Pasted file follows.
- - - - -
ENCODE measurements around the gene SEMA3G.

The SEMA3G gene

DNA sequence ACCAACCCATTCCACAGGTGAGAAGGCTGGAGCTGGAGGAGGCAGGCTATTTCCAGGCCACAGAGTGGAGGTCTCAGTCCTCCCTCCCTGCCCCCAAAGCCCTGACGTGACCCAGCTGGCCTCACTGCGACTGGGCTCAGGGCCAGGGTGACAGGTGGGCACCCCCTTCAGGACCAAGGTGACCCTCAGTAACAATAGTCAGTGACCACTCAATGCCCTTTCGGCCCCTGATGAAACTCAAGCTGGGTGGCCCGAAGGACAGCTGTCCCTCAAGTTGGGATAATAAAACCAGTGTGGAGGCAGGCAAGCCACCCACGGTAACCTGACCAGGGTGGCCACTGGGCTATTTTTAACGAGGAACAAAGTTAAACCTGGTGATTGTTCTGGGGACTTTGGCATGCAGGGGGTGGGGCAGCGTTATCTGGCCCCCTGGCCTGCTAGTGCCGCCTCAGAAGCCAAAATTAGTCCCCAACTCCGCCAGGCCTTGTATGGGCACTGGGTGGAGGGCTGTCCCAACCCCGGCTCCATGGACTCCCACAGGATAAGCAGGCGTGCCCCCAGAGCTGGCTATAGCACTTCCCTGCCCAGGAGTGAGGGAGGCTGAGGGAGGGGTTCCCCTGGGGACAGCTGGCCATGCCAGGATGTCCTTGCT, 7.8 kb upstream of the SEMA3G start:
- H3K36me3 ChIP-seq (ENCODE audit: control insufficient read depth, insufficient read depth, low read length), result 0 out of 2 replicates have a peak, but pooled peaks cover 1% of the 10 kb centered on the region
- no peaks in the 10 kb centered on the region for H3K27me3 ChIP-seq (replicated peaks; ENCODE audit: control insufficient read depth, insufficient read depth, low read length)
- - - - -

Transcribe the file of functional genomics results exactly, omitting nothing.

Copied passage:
ENCODE measurements around the gene SEMA3G.

The SEMA3G gene

DNA sequence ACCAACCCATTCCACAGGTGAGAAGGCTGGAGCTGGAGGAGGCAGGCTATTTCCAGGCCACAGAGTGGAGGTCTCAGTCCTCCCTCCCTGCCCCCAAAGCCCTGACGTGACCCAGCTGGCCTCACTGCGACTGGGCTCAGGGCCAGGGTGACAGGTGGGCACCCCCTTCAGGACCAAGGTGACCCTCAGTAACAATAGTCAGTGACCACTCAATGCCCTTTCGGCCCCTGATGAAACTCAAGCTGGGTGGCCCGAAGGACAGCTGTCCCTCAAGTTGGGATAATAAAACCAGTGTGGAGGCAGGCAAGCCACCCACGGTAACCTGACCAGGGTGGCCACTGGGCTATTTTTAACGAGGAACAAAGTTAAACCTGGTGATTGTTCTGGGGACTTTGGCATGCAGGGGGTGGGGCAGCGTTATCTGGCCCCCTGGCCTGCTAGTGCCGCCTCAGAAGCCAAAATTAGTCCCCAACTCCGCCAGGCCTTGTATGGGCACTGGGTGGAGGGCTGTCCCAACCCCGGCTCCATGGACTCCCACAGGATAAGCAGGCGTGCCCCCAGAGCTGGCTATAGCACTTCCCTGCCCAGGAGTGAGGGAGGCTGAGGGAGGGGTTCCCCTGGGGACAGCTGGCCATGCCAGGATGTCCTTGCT, 7.8 kb upstream of the SEMA3G start:
- H3K36me3 ChIP-seq (ENCODE audit: control insufficient read depth, insufficient read depth, low read length), result 0 out of 2 replicates have a peak, but pooled peaks cover 1% of the 10 kb centered on the region
- no peaks in the 10 kb centered on the region for H3K27me3 ChIP-seq (replicated peaks; ENCODE audit: control insufficient read depth, insufficient read depth, low read length)